@thegreck It has taken me a while to fully understand your point about remaining centered over the board and using your feet (not weight shift) to change the angle of the board to accelerate/decelerate. I think its an important point that probably gets missed. When I am not carving, its relatively straight forward to accelerate/decelerate without shifting my weight. But, when carving aggressively, I find that I have to resist the temptation to shift my weight forward through a carving-turn.

    (warning to OWers who also surf: the instinct to lean forward to generate speed by using the ramp of the wave is a quick ticket to the asphalt on a OW. OW riding can feel "surfy" sometimes but using the same instinctive moves that we use surfing will cause impact.)



  • @DavidJohn this happened to me too. I was starting up a small hill with a slight incline. I leaned forward to accelerate and the wheel locked up on me and fell forward landing on my shoulder. When I got up I tried to rotate the tire but couldn't. It was locked up so I turned to power off and back on again and tire was able to rotate. I think I just need to not lean forward as much to accelerate, especially starting up an incline. Any advice would be appreciated. Thanks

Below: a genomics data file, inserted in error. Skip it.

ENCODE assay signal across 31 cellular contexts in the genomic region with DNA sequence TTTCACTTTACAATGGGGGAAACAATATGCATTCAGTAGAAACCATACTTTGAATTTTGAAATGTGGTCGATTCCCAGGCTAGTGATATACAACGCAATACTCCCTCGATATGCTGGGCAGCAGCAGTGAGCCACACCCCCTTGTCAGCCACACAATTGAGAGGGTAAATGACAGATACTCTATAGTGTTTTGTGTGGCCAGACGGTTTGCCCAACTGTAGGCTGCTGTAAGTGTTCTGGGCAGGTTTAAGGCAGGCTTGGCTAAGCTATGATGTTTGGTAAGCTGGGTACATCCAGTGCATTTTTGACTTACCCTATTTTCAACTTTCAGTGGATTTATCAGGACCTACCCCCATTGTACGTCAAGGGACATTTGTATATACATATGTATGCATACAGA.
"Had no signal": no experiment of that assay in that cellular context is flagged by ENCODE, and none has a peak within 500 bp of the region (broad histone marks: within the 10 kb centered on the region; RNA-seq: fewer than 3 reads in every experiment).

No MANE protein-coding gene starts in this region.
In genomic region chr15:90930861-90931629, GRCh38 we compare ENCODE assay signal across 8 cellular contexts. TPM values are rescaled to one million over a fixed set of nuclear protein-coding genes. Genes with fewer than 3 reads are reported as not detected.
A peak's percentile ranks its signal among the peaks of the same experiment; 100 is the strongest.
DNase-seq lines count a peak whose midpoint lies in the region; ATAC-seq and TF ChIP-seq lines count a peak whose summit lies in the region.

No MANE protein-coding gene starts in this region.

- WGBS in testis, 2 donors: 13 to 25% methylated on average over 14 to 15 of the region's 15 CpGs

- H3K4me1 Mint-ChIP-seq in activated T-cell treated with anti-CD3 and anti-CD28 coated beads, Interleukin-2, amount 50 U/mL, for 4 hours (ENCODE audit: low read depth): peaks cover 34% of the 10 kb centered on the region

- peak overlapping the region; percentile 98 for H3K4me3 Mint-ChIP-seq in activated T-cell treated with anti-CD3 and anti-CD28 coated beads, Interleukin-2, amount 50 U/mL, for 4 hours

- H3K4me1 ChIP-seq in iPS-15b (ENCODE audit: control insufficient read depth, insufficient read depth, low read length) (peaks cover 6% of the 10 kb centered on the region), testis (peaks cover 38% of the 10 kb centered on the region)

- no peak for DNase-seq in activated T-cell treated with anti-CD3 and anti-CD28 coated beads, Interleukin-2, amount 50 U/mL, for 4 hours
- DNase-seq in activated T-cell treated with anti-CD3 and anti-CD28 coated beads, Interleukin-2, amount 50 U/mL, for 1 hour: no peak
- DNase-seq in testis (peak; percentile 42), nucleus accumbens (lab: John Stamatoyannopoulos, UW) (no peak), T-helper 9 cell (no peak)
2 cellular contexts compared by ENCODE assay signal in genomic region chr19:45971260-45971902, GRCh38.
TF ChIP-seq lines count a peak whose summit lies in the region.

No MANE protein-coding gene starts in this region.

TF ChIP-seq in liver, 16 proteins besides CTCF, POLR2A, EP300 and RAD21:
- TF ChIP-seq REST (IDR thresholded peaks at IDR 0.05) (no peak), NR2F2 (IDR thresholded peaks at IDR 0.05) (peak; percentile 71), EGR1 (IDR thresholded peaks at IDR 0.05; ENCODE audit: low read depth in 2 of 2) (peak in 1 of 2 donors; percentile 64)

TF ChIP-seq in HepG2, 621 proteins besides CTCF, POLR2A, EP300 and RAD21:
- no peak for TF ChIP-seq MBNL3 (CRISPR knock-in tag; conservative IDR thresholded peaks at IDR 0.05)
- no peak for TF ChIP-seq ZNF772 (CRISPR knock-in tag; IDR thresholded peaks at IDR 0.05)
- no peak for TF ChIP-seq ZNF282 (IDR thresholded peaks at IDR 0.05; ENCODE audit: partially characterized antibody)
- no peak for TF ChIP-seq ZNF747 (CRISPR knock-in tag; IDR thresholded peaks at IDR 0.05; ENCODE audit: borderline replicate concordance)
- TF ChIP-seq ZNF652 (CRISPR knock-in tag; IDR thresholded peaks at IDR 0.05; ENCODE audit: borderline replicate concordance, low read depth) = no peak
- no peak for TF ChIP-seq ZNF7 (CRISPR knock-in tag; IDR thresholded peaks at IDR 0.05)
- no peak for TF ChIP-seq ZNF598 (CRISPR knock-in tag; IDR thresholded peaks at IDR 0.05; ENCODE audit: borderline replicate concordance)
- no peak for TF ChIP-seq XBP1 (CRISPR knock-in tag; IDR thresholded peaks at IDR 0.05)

• @coryg The tire doesn't rotate freely when the Onewheel is powered on, that's normal (otherwise you'd start rolling when you tried to mount it). If you have trouble riding uphill without hitting the nose of the board on the ground, try switching to Elevated mode, which will automatically lift the nose a few inches to give you more clearance in hilly areas.



  • @smashdunk
    I wont ride in extreme anymore. They need to put pushback at 12 mph. Too dangerous



  • @wheeler no it is not dangerous. Don't accelerate too fast. Be patient and let the machine work the way it is intended. The classic modes push black is WAY more dangerous cause I always went past it. Then felt like was losing control. But I learned to let the board rebalance on its own.



  • I can understand if FM doesn't want to give rider's access to OWs sensor logs. But I would feel better knowing that logs were being collected for analysis by FM as the user-base grows and ride-miles accumulate. Many apps ask if logs can be transmitted back to HQ for analysis and I usually couldn't care less. This sounds like one app where the user-base would be really happy for their ride logs to be used to improve the experience.



  • @Subterfuge and everyone else that this happened to -

    I created an app for Android that will log all the stats to a file, it should help us get to the bottom of this. It's at https://play.google.com/store/apps/details?id=net.kwatts.powtools

    Added stats include the sensor pads that are engaged and tilt/yaw/etc of the onewheel, current amps, etc. The app also displays all of these in one screen (and has buttons to set the ride mode and lights). I was riding and logging the other day and got the nosedive, stats showed going around 7 mph and both pads not engaged, although there wasn't a big spike in amps. Not enough data yet to figure out what is going on, but something is.